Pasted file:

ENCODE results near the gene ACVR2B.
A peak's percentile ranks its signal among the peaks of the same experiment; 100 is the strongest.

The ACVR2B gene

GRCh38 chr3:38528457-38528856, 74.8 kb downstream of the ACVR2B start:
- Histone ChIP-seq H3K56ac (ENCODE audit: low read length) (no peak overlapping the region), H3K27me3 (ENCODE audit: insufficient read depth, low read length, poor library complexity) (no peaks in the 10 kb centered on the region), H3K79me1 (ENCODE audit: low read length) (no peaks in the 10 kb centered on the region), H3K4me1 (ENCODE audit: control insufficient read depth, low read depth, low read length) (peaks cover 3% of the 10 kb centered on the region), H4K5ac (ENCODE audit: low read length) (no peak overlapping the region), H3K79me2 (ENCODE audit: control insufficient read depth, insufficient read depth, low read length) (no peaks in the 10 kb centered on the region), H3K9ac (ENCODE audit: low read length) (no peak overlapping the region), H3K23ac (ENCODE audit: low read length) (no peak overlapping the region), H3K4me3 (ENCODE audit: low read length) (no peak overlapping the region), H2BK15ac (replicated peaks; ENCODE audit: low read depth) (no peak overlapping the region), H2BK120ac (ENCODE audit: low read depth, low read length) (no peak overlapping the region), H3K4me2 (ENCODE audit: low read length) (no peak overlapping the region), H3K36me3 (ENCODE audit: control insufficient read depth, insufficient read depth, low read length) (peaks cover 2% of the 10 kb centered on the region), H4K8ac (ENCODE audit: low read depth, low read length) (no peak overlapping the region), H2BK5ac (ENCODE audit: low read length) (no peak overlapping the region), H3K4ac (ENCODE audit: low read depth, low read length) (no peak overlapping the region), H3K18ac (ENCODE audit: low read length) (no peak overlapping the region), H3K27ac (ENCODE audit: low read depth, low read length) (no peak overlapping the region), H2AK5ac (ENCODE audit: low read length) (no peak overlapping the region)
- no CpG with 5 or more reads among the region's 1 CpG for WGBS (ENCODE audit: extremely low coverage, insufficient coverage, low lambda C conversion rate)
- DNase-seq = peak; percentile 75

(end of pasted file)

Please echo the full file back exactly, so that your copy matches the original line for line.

ENCODE results near the gene ACVR2B.
A peak's percentile ranks its signal among the peaks of the same experiment; 100 is the strongest.

The ACVR2B gene

GRCh38 chr3:38528457-38528856, 74.8 kb downstream of the ACVR2B start:
- Histone ChIP-seq H3K56ac (ENCODE audit: low read length) (no peak overlapping the region), H3K27me3 (ENCODE audit: insufficient read depth, low read length, poor library complexity) (no peaks in the 10 kb centered on the region), H3K79me1 (ENCODE audit: low read length) (no peaks in the 10 kb centered on the region), H3K4me1 (ENCODE audit: control insufficient read depth, low read depth, low read length) (peaks cover 3% of the 10 kb centered on the region), H4K5ac (ENCODE audit: low read length) (no peak overlapping the region), H3K79me2 (ENCODE audit: control insufficient read depth, insufficient read depth, low read length) (no peaks in the 10 kb centered on the region), H3K9ac (ENCODE audit: low read length) (no peak overlapping the region), H3K23ac (ENCODE audit: low read length) (no peak overlapping the region), H3K4me3 (ENCODE audit: low read length) (no peak overlapping the region), H2BK15ac (replicated peaks; ENCODE audit: low read depth) (no peak overlapping the region), H2BK120ac (ENCODE audit: low read depth, low read length) (no peak overlapping the region), H3K4me2 (ENCODE audit: low read length) (no peak overlapping the region), H3K36me3 (ENCODE audit: control insufficient read depth, insufficient read depth, low read length) (peaks cover 2% of the 10 kb centered on the region), H4K8ac (ENCODE audit: low read depth, low read length) (no peak overlapping the region), H2BK5ac (ENCODE audit: low read length) (no peak overlapping the region), H3K4ac (ENCODE audit: low read depth, low read length) (no peak overlapping the region), H3K18ac (ENCODE audit: low read length) (no peak overlapping the region), H3K27ac (ENCODE audit: low read depth, low read length) (no peak overlapping the region), H2AK5ac (ENCODE audit: low read length) (no peak overlapping the region)
- no CpG with 5 or more reads among the region's 1 CpG for WGBS (ENCODE audit: extremely low coverage, insufficient coverage, low lambda C conversion rate)
- DNase-seq = peak; percentile 75